Me Too depicts two friends as they voice their hopes for finding a someone who shares an appreciation for all the things that they value most. A someone that will go on adventures, build castles, a someone who will make dessert for breakfast or stay up late and talk. Each thing that one friend hopes to find in someone is followed by a simple ‘me too’ from the other. In those two little words we know these two friends have already found their someone.

It is obvious that this book was created by friends for friends. Friendship can be a difficult idea for young children to grasp and usually friendships begin when two people share common interests just like the two friends in this book. It is a lovely way of exploring the abstract idea of friendship for young children and could possibly spark reflection and conversation about what it means to be a friend and appreciating the friends we have.

The simple but meaningful words are paired perfectly with minimalist yet charming illustrations. The cover art really drew my attention and it’s definitely a book I would pick up in a store. I really adored how Gatsby portrayed so much emotion and character in his clean line work and muted colours.

An added extra that I enjoyed was that the two friends in this story are male and female. As an early childhood teacher I encourage children to build friendships with and develop positive views of other genders and it’s always exciting to find books that encourage this too.

Me Too is a lovely story about discovering new appreciation for your friends and how much they mean to you. It explores a sometimes difficult concept in a way children will be able to relate to through both the writing and illustrations. This book would make a great addition to any young child’s bookshelf.

Reviewed by Alana Bird

Me Too
by Erika Geraerts, Charl Laubscher, Gatsby
Published by Walker Books Australia
ISBN 9781925381900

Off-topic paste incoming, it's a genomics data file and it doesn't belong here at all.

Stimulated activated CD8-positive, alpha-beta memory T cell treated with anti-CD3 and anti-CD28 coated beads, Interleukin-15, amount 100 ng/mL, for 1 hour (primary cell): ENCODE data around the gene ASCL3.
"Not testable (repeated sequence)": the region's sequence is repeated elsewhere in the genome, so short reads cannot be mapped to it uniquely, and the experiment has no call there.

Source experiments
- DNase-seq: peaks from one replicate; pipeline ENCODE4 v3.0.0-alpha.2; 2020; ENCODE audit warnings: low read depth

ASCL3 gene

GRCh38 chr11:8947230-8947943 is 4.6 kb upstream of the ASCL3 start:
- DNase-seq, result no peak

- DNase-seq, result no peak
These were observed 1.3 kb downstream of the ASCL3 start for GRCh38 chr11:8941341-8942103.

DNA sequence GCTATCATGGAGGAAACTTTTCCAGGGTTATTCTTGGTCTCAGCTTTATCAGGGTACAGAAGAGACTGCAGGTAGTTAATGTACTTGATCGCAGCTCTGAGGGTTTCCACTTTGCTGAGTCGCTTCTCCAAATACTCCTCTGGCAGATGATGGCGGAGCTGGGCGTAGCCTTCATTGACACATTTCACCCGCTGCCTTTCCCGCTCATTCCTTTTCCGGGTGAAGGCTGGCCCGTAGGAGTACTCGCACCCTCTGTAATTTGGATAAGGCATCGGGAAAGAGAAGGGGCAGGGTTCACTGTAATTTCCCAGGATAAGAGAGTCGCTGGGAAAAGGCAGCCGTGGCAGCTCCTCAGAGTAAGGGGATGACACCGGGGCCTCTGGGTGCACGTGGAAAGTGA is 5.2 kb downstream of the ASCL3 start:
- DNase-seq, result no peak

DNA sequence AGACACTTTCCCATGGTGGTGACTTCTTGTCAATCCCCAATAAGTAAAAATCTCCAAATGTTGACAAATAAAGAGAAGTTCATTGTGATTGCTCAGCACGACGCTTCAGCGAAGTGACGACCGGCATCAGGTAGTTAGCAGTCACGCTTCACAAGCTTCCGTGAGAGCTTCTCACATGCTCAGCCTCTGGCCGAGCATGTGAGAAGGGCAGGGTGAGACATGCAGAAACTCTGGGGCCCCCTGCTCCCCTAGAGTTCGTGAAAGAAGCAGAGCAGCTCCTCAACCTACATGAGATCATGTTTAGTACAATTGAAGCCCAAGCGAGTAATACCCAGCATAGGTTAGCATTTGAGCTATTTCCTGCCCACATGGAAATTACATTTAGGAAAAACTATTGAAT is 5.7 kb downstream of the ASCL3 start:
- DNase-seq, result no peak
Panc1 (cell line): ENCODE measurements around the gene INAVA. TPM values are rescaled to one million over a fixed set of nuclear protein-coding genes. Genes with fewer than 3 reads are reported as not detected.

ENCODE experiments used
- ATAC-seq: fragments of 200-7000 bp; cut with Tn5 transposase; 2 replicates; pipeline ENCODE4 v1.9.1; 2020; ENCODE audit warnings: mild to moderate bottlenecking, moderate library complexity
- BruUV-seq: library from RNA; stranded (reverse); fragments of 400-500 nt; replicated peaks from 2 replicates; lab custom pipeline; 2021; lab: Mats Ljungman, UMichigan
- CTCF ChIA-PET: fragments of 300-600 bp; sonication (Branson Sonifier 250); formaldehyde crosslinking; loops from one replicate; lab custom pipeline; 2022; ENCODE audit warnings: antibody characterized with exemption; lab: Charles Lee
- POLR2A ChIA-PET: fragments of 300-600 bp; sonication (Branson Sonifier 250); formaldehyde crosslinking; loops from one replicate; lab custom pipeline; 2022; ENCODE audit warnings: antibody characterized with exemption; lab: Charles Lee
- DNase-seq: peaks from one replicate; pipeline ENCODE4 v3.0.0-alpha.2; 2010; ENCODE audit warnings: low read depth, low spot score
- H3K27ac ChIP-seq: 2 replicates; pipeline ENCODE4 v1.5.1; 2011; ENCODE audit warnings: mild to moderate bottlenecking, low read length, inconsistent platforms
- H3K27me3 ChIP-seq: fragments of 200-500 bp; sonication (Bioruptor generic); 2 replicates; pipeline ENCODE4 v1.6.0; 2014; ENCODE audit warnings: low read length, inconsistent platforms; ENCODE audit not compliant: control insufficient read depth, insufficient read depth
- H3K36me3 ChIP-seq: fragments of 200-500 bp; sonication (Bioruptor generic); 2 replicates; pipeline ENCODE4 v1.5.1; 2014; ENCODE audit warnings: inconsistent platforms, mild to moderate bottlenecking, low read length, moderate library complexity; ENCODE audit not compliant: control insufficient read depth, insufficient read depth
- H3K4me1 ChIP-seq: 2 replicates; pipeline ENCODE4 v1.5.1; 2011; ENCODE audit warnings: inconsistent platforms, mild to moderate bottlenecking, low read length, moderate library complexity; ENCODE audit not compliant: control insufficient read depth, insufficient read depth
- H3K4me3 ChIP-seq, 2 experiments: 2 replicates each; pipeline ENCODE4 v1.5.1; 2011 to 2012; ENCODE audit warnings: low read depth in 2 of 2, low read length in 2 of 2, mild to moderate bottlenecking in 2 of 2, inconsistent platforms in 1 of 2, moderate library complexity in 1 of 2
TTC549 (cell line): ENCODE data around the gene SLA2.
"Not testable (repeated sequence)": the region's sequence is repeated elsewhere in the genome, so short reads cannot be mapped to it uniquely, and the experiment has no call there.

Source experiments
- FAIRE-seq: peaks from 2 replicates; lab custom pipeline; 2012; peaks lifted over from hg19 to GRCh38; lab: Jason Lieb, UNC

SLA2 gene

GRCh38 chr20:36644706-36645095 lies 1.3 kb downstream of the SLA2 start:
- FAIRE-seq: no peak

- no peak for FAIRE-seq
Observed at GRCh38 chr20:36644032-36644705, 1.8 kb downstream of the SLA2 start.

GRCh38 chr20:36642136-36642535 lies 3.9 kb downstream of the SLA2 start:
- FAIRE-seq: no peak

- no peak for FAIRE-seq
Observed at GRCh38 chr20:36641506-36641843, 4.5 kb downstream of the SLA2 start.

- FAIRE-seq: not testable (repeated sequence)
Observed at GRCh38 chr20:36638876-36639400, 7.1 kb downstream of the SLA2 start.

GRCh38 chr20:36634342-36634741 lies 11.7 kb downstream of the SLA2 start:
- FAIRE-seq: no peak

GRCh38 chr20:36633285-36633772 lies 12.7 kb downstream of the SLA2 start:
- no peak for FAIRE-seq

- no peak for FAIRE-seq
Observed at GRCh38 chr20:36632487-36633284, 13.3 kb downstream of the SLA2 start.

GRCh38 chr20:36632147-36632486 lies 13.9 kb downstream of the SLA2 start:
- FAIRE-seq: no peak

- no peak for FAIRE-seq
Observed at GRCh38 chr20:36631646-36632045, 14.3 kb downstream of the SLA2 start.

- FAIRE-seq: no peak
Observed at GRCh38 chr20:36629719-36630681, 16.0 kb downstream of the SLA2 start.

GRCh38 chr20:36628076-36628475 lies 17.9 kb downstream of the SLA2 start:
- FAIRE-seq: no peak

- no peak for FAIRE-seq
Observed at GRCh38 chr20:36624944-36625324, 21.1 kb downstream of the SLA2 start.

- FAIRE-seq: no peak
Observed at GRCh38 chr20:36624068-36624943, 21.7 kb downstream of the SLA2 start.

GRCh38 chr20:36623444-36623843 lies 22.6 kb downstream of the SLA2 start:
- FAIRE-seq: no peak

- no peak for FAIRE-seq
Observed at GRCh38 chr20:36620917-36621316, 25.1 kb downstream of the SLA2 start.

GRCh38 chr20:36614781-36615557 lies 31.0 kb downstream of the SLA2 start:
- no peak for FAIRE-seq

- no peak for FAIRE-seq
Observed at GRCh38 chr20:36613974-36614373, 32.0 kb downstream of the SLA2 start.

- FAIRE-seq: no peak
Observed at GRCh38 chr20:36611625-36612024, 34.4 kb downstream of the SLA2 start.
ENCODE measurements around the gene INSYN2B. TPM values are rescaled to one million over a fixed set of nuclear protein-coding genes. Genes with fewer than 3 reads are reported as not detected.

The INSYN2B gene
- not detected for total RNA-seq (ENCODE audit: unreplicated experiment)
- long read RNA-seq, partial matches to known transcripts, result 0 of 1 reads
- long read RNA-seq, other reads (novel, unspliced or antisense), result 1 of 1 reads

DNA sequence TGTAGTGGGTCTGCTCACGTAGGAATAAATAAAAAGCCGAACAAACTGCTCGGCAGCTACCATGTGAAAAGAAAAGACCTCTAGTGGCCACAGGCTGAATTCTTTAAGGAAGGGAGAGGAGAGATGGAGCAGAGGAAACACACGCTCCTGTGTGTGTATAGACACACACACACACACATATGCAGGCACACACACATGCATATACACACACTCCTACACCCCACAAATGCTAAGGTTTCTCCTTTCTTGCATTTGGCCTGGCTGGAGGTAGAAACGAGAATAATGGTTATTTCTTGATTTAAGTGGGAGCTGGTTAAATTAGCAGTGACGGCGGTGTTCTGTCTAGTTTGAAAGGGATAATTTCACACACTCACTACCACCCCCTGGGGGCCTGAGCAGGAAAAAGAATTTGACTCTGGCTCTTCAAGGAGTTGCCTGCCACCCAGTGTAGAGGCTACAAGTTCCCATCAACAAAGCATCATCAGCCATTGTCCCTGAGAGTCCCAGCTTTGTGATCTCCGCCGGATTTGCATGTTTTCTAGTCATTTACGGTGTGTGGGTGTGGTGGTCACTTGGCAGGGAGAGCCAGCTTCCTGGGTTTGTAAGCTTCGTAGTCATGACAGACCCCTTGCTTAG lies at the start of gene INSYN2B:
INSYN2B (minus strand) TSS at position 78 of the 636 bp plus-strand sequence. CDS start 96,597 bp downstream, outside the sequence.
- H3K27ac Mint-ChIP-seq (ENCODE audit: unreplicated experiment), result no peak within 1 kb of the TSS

Book Review: Air Born, by J. L. Pawley

Available in bookshops nationwide.

cv_air_bornJ.L. Pawley is a young writer, hailing from Auckland, New Zealand. Air Born first found its wings via Wattpad, where Pawley established quite a readership – and with good reason – before self-publishing her book, then having it picked up and refined by local publisher, Steam Press, and it can now be found in bookstores across New Zealand.

Many of us have dreamed of flying, and for American teenager Tyler Owens, that desire is about to become heart-racing reality.  Despite suffering from recent, almost debilitating back pain, he’s not about to let that stop him from experiencing his first solo sky dive. But it all goes horrendously wrong, when the swelling along his spine ruptures into a glorious pair of wings. With the entire event captured on video and broadcast across the world, Tyler does not have much chance to enjoy his new mutation – instead he’s running for his freedom, pursued by the sinister Evolutionary Corporation and heralded by the  impassioned Angelists.

But Tyler is not alone, because across the world other teenagers – all recently turned 17 – are experiencing similar “wing births”.  These seven teenagers are drawn together, to become a flock (or rather, a flight). Together, in the Californian desert, they must learn how to control their newly-sprouted limbs and master the art of flight, before they are hunted down.

Adrenalin-fueled and engaging, this is an action-adventure that should appeal to fans of the CHERUBS series, and James Patterson’s Maximum Ride. Flying is no easy feat, and Pawley has put a lot of thought into the biology of her icarian race. Whilst the story is fast-paced, and the characterisation strong – I particularly liked the character of Tui, a bold and out-spoken girl from New Zealand – there are perhaps not as many questions answered as I would have liked; there is much to be learned of the background behind these winged teenagers, which I suspect will be explored in further novels.